LEESBURG -- There will no doubt be further wrangling over the issue of including nonbinding questions about the now-repealed Lee County garbage fee ordinance on July 31 primary ballots, but attempts to force a special recall vote ended Monday when Lee Probate Court Judge John Wheaton ruled the issue moot.
Indicating a group, led by, among others, Lee Republican Party Chairman Mike Sabot, Wheaton said that while the group had met constitutional requirements by collecting more than the required number of signatures that might lead to a special recall election, action taken by the Lee County Commission on March 27 rendered the recall effort moot.
In his ruling, Wheaton wrote, "The court has determined that the petition (collected to force the recall vote) on its face meets the requisite number of voters; however, as of Tuesday, March 27, 2012, the Lee County Board of Commissioners repealed the portion of the Solid Waste Ordinance that required the garbage fees to be placed on the yearly tax bill which had been enacted effective July 1, 2009. As such, the issue in the otherwise valid Petition has been rendered moot by the repeal by the Board of Commissioners."
Wheaton added: "It is no longer necessary for this court to call for a special election for the purpose of submitting the Repeal Question to the registered voters of Lee County, Georgia, for their approval or rejection pursuant to the Petition of Repeal."
Notified by The Albany Herald of Wheaton's ruling, Sabot called it a victory for the group that had collected, according to Wheaton, 3,749 valid signatures, and for the community at large.
"The whole purpose of this effort was to remove legislation that the community did not want," Sabot said Wednesday morning. "The voice of the people was heard, and it was heard loud and clear.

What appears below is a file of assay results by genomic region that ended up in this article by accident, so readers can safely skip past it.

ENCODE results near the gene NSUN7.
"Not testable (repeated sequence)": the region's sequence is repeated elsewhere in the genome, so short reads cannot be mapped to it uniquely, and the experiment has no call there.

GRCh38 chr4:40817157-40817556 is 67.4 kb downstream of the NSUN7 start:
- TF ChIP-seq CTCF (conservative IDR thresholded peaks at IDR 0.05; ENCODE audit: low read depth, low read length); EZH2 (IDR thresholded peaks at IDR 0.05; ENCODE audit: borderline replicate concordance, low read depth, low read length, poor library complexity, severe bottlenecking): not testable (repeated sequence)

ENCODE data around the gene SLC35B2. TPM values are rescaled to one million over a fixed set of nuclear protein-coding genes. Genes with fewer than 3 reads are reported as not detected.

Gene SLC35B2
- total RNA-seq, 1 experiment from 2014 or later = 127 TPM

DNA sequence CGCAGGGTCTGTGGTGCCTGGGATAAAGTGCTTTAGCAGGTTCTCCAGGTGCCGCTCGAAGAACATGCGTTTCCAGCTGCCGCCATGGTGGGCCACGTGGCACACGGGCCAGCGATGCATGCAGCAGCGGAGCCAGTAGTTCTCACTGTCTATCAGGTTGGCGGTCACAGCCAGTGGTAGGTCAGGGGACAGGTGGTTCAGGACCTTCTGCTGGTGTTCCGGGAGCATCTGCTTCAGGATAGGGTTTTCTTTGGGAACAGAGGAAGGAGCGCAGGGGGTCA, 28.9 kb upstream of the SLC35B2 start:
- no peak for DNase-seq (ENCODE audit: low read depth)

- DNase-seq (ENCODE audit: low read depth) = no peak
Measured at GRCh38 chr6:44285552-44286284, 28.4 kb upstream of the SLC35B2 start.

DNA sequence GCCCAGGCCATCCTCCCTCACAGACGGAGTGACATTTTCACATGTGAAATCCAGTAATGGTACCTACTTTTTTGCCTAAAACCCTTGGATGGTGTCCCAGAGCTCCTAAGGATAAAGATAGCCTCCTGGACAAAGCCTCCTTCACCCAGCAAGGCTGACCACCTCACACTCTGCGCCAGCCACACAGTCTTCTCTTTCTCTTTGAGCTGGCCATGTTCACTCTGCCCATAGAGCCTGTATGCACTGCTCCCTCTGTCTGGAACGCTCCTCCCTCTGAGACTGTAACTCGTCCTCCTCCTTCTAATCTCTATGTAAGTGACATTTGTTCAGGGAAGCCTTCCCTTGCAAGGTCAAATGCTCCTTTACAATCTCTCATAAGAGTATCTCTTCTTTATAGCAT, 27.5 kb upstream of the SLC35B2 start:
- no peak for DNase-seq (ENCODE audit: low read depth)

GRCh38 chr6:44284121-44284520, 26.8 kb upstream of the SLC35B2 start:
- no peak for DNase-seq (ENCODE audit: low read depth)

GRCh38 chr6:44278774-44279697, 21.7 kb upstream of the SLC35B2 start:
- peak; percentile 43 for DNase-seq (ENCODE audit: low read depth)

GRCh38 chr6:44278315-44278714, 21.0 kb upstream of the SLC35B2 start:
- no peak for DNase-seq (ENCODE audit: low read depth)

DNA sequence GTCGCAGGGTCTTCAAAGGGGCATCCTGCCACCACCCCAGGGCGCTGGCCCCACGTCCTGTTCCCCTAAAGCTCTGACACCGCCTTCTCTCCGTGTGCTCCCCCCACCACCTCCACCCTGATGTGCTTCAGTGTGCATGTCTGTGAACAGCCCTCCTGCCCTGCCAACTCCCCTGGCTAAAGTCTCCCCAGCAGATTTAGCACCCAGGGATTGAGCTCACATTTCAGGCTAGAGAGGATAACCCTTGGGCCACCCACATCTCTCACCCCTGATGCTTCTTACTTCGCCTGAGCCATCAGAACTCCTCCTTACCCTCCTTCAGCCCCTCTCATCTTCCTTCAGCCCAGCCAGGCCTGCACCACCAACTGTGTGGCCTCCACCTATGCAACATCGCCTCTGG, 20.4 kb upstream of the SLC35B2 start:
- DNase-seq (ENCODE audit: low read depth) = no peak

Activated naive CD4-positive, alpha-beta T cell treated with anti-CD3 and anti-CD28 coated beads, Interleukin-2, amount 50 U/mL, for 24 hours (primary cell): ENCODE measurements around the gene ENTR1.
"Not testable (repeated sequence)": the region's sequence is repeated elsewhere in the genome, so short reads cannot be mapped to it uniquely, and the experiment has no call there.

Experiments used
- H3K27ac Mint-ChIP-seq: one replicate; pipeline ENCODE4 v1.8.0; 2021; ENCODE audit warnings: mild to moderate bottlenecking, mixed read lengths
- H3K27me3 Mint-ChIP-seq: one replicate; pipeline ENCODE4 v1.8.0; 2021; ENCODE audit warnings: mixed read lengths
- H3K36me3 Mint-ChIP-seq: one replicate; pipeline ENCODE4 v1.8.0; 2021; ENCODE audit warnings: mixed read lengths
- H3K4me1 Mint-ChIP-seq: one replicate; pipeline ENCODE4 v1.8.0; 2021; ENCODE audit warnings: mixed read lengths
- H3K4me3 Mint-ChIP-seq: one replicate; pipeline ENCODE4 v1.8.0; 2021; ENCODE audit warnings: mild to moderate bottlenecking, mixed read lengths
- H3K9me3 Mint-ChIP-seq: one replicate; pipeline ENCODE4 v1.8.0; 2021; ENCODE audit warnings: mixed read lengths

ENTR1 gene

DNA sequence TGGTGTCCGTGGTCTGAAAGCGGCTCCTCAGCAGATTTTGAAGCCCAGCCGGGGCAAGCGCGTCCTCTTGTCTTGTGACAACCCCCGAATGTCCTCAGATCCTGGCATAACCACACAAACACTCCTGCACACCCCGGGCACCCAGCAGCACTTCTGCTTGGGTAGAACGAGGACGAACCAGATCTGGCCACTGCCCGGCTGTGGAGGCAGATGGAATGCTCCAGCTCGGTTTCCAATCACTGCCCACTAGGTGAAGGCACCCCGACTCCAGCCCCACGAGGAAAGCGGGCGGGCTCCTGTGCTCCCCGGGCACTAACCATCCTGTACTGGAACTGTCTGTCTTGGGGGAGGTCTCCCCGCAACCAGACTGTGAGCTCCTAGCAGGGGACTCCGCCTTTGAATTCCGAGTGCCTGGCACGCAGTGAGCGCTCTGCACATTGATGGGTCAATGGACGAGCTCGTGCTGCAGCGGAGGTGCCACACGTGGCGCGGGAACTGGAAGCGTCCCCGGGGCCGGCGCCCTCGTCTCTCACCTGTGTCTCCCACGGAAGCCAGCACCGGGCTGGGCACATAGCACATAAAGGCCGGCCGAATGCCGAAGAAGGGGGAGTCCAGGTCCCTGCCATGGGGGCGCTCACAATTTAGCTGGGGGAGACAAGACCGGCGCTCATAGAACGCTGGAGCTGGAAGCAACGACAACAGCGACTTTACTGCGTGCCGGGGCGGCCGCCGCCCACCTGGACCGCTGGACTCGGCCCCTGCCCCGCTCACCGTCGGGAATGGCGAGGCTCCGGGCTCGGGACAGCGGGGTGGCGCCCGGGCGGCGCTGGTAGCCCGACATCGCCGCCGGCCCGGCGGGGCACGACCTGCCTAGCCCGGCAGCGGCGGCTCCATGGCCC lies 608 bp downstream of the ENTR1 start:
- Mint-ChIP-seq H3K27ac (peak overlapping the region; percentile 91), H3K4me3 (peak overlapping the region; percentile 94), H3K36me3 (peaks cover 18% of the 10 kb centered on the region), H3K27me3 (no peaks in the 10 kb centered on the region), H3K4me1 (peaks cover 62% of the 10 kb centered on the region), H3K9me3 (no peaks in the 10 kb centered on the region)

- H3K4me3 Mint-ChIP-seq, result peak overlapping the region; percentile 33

"This issue was little more than a game of politics, clear and simple."
County Administrator Tony Massey said the ruling made by Wheaton is what County Attorney Jimmy Skipper had suggested since the commission voted to repeal the ordinance that would have placed garbage fees on ad valorem tax bills.
"First of all, I think I can speak on behalf of the County Commission and say that we're certainly happy with the decision Judge Wheaton made," Massey said. "It is consistent with the legal advice that's been given by our county attorney, and with that, now we can move forward."
Massey said the county had been waiting for a ruling from Wheaton before putting a garbage collection plan in place that will utilize elements of the ordinance passed by the commission to replace the one it repealed. The new ordinance allows the county to remove garbage receptacles of customers whose bills are 60 days or more past due, a number that currently surpasses 600, according to officials with county Utilities Services.
"We wanted to use Judge Wheaton's ruling as guidance when moving forward," Massey said. "We'll meet and come up with a game plan to try and improve collections. I will say, though, that with all the attention this issue has gotten, we have seen collections improve."
The Supreme Court has been asked to make a ruling on Lee Tax Commissioner Susan Smith's appeal of a Superior Court ruling that she enact the now-repealed ordinance. Both Smith and Skipper filed briefs asking the high court to move forward with the ruling because it impacts the entire state.
Sabot, meanwhile, said the Republican and Democratic parties have been asked to not include planned nonbinding questions on the July 31 primary ballots. The commission had indicated it might reinstate the ordinance if the majority of voters said it wanted the garbage fees added to tax bills.
"I've been asked to reconsider our plan to include the question," Sabot said. "That's an issue I will bring to our executive committee at our April meeting. I plan to recuse myself because of my involvement in (the recall effort).
"We also plan to coordinate our efforts (on reconsidering the nonbinding questions) with the Democratic Party because this affects all citizens of the county."